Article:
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Harold Meyerson on Economic Inequality’s Tipping Point





Sunday’s extreme heat didn’t prevent some 200-plus Angelenos from gathering in the Ann and John Nickoll Family Sanctuary at Temple Isaiah for an informal economic summit. The audience for this Westside event, partly sponsored by Bend the Arc, the American Civil Liberties Union and the Los Angeles Alliance for a New Economy, included District 5 Councilman Paul Koretz.

The crowd saw a screening of economist Robert Reich’s 2013 film Inequality for All. Narrated by Reich, this documentary provides some of the most incisive analyses of the causes of the income gap yet found in the popular media. The film is  recommended viewing for anyone wanting to learn how the American middle class has become an endangered species.

But many in the audience had already seen the film and after the lights came up emcee Serena Zeise brought out the guest speaker and Reich friend, Harold Meyerson. The affable yet acerbic Myerson is a native son of Los Angeles who years ago moved east to become a Washington Post columnist and American Prospect editor-at-large.

A long-term solution to our economic misery, according to Meyerson, would more resemble a “three-bank cushion shot, rather than a straight one.” Moving on from billiards, he then proceeded to take apart what he called “the severe degradation of the American economy.” Tax reform, the nature of corporations and shifts in state politics all popped up on Meyerson’s firing range. He especially zeroed in, though, on the benefits potentially offered by corporate restructuring. Here Meyerson proposed remaking American corporations along lines similar to what has been done in Germany – primarily by giving elected workers’ representatives a seat at a company’s board table to give employees a say-so in corporate decision-making.

Meyerson contrasted this reform with “the corporate mantra of maximizing shareholder values.” It is this ingrained corporate pandering to stockholders, he believes, that is contributing to America’s economic malaise and inequality. In a recent Washington Post column Meyerson, citing the work of economist William Lazonick, claimed that corporate loyalty to profits in general, and to shareholders in particular, has come at the expense of investments, research and development, and employee wage raises.

Meyerson’s listeners furiously scribbled away on legal pads, while others engaged in animated whisperings. Overheard was one lady bemoaning the fact that her middle-aged son was forced to move in with her because he lost his job of 15 years, and this was now putting a noticeable strain on the family budget. Afterwards, Meyerson fielded questions from the audience. The last one he answered pertained to automation, and he momentarily hushed the voluble crowd when he said, matter of factly, that in the future “We are going to see much more techno-induced unemployment.”

Capital& Main later interviewed Meyerson about America’s economic future.

Capital & Main: Has the disparity in income distribution reached critical mass?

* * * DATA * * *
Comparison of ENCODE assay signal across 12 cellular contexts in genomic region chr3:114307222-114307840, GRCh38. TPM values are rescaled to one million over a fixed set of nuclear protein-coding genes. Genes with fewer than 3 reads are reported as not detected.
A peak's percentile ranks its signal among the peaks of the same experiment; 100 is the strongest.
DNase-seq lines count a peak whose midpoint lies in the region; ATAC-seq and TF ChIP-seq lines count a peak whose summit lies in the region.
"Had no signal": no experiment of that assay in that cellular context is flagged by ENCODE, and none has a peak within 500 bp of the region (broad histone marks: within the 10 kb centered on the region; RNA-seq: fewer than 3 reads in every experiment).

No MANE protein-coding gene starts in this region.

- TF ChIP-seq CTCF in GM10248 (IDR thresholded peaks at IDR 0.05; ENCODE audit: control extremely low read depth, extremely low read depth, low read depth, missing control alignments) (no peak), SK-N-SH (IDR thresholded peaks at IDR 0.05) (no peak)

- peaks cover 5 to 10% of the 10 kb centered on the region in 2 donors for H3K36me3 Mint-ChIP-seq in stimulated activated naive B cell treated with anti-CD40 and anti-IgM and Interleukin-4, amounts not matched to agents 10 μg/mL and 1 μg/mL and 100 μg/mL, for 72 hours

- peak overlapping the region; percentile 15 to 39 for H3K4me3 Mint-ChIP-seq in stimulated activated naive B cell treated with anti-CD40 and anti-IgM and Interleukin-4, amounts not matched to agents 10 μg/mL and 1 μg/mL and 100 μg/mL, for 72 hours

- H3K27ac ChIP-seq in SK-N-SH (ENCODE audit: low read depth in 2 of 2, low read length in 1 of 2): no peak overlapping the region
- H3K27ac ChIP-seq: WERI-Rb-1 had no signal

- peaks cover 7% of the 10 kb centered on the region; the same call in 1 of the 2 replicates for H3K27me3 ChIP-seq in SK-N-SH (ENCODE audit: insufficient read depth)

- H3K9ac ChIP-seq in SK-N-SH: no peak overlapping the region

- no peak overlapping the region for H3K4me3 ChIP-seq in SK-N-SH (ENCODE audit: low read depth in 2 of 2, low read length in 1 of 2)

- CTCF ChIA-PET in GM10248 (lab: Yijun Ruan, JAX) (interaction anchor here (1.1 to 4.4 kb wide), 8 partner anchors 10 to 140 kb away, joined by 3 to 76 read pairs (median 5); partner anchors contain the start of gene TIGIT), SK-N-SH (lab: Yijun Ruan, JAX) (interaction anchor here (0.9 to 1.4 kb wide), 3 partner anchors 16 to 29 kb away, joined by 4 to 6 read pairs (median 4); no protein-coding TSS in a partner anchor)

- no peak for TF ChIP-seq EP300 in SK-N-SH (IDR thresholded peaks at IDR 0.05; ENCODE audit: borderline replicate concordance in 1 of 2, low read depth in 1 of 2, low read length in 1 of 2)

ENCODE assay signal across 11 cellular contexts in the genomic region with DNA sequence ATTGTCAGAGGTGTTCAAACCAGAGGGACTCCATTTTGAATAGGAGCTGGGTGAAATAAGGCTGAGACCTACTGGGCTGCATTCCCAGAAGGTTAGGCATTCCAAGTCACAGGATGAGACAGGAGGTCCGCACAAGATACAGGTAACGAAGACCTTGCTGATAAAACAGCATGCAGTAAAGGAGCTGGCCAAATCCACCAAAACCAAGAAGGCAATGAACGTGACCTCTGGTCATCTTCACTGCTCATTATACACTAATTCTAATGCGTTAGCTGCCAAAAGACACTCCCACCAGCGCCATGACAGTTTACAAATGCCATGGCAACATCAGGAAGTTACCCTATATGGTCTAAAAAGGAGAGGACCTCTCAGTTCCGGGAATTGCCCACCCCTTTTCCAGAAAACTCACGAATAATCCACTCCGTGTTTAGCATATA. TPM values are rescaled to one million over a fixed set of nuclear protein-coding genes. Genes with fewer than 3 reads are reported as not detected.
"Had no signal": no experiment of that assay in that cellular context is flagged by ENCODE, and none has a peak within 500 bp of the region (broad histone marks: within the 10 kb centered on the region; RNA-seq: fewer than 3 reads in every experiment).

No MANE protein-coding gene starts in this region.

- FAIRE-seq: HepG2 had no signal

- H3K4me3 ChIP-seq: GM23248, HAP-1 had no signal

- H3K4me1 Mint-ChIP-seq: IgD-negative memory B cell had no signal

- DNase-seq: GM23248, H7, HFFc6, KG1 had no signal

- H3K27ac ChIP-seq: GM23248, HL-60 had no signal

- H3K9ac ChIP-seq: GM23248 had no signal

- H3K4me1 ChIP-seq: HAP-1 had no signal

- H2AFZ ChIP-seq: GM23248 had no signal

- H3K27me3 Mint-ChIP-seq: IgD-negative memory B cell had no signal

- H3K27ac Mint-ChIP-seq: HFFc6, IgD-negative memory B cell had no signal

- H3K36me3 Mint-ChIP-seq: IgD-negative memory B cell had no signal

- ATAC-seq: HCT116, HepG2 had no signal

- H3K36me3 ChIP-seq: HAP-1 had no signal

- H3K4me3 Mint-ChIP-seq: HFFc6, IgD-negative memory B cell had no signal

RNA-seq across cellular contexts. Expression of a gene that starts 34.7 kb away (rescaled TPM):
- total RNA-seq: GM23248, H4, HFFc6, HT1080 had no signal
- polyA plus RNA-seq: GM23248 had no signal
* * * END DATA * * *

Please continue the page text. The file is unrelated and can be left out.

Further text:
Harold Meyerson: Yes, is the short answer. One aspect of this was brought up in Inequality for All  by French economist Thomas Piketty, who stated that in 2009, 95 percent of all income growth went to the top one percent. We are at a point now where no one but top execs and the wealthy live off shares and stocks, and capital income is the only thing that is increasing.

Have we become a two-tier society?

We very much are a two-tier society. Back in the ’90s, while I was at the L.A. Weekly, the Soviet Union had collapsed and there were an awful lot of jobs that were lost in the aerospace industry. I wrote then that the middle had fallen out of the L.A. economy because of those lost jobs. That is exactly what has now happened to the United States and the middle class.

What, if anything, has the current administration in Washington done to address this problem?

Well, Obamacare made health care affordable for 15 million people that would not have it otherwise. That was a major accomplishment. They have also been active in advocating for a minimum wage increase, and could probably do more if it weren’t for Congress — nothing goes through Congress. Dems in the House will soon introduce the CEO/Employee Pay Fairness Act, which would make corporate tax deductions for executive compensation contingent on an increase in employee minimum wage

What should be the main focus in the upcoming midterm elections?

Bringing out the base, the core Democratic voters. One thing the Dems have going for them is the minimum wage issue and it seems to be gathering support across party lines. There are ballot initiatives in Republican-controlled states like Arkansas, South Dakota and Alaska, where this issue has gained significant importance.

Where will continued income inequality take us?

We already are seeing the results, which is what the Tea Party Movement is essentially all about. You will see extreme politics on both the right and the left. Tough times bring out tough politics. A good example of this is Greece, where economic malaise has resulted in rabid anti-immigrant feelings and the rise of a neo-Nazi movement.

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